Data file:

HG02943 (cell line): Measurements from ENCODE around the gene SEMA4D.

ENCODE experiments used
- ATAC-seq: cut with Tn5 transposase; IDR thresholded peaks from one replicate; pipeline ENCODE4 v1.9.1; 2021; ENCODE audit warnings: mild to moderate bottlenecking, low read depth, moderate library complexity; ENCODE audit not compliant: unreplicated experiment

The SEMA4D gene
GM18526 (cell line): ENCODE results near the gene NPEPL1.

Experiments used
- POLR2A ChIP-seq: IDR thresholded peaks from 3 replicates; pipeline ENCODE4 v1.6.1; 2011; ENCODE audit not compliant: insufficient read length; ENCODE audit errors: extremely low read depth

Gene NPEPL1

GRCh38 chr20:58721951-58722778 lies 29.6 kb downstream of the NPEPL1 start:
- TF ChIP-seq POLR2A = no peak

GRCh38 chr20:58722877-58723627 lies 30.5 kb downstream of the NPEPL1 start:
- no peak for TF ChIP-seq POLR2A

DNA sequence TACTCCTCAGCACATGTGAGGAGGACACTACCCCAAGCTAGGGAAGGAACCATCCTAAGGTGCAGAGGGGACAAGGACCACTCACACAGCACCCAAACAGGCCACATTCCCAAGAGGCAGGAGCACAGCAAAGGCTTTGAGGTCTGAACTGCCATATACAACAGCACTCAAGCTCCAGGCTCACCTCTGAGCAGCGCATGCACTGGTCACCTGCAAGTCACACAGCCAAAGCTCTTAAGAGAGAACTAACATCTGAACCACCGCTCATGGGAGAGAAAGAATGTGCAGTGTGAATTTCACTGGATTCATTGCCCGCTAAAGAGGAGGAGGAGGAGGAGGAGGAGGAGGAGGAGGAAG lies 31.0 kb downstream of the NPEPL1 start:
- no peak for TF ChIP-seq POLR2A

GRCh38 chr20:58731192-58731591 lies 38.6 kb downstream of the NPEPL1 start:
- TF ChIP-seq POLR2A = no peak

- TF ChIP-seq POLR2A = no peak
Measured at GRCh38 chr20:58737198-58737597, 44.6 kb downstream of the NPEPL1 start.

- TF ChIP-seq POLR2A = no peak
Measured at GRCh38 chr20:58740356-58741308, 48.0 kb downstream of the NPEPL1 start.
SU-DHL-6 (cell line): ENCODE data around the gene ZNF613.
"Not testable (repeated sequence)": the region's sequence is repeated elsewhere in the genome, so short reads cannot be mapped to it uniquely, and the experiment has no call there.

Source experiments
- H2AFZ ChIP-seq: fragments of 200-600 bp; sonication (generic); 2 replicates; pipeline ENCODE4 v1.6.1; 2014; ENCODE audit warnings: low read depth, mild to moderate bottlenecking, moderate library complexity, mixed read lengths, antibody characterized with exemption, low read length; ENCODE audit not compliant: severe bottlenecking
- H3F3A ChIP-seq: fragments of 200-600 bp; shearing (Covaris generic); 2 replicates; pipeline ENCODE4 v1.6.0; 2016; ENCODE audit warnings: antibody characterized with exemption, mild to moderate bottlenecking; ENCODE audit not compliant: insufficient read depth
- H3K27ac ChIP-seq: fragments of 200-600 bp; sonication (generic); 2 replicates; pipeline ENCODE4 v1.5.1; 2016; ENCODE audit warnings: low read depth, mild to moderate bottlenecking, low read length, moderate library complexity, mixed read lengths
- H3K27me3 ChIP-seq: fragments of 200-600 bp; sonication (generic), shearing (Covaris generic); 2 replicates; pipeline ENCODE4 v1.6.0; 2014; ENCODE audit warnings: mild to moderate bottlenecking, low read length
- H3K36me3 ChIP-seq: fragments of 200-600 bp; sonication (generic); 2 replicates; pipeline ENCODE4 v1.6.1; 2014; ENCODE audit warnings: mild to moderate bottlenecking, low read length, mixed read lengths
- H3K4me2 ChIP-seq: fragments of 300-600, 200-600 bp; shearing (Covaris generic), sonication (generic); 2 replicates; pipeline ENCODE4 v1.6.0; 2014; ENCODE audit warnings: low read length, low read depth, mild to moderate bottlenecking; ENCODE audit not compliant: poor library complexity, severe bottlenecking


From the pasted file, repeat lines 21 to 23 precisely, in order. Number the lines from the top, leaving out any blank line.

SU-DHL-6 (cell line): ENCODE data around the gene ZNF613.
"Not testable (repeated sequence)": the region's sequence is repeated elsewhere in the genome, so short reads cannot be mapped to it uniquely, and the experiment has no call there.

Source experiments